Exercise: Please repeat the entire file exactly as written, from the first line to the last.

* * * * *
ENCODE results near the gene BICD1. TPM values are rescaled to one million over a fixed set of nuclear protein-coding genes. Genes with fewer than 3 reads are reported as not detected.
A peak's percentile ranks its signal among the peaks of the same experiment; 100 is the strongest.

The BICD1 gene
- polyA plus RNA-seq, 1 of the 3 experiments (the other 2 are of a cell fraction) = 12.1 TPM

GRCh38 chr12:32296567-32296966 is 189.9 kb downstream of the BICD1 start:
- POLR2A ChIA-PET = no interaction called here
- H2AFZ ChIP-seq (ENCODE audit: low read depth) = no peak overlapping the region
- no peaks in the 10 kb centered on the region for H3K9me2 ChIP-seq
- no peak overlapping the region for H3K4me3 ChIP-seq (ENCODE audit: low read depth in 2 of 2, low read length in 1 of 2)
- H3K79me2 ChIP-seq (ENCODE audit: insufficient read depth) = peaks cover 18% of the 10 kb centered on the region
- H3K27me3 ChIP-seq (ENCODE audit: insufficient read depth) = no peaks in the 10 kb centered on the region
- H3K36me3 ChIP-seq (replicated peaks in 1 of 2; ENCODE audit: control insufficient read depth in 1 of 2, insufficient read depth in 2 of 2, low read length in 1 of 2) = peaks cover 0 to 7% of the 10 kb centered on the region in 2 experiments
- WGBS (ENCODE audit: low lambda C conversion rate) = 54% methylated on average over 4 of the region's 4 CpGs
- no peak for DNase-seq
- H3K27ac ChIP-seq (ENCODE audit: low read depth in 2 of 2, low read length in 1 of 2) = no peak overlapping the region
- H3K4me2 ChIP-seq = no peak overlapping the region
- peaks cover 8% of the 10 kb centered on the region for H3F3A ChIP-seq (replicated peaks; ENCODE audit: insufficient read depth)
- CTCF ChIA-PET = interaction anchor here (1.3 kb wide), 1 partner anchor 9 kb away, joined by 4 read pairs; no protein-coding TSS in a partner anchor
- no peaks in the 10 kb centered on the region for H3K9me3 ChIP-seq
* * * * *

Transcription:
ENCODE results near the gene BICD1. TPM values are rescaled to one million over a fixed set of nuclear protein-coding genes. Genes with fewer than 3 reads are reported as not detected.
A peak's percentile ranks its signal among the peaks of the same experiment; 100 is the strongest.

The BICD1 gene
- polyA plus RNA-seq, 1 of the 3 experiments (the other 2 are of a cell fraction) = 12.1 TPM

GRCh38 chr12:32296567-32296966 is 189.9 kb downstream of the BICD1 start:
- POLR2A ChIA-PET = no interaction called here
- H2AFZ ChIP-seq (ENCODE audit: low read depth) = no peak overlapping the region
- no peaks in the 10 kb centered on the region for H3K9me2 ChIP-seq
- no peak overlapping the region for H3K4me3 ChIP-seq (ENCODE audit: low read depth in 2 of 2, low read length in 1 of 2)
- H3K79me2 ChIP-seq (ENCODE audit: insufficient read depth) = peaks cover 18% of the 10 kb centered on the region
- H3K27me3 ChIP-seq (ENCODE audit: insufficient read depth) = no peaks in the 10 kb centered on the region
- H3K36me3 ChIP-seq (replicated peaks in 1 of 2; ENCODE audit: control insufficient read depth in 1 of 2, insufficient read depth in 2 of 2, low read length in 1 of 2) = peaks cover 0 to 7% of the 10 kb centered on the region in 2 experiments
- WGBS (ENCODE audit: low lambda C conversion rate) = 54% methylated on average over 4 of the region's 4 CpGs
- no peak for DNase-seq
- H3K27ac ChIP-seq (ENCODE audit: low read depth in 2 of 2, low read length in 1 of 2) = no peak overlapping the region
- H3K4me2 ChIP-seq = no peak overlapping the region
- peaks cover 8% of the 10 kb centered on the region for H3F3A ChIP-seq (replicated peaks; ENCODE audit: insufficient read depth)
- CTCF ChIA-PET = interaction anchor here (1.3 kb wide), 1 partner anchor 9 kb away, joined by 4 read pairs; no protein-coding TSS in a partner anchor
- no peaks in the 10 kb centered on the region for H3K9me3 ChIP-seq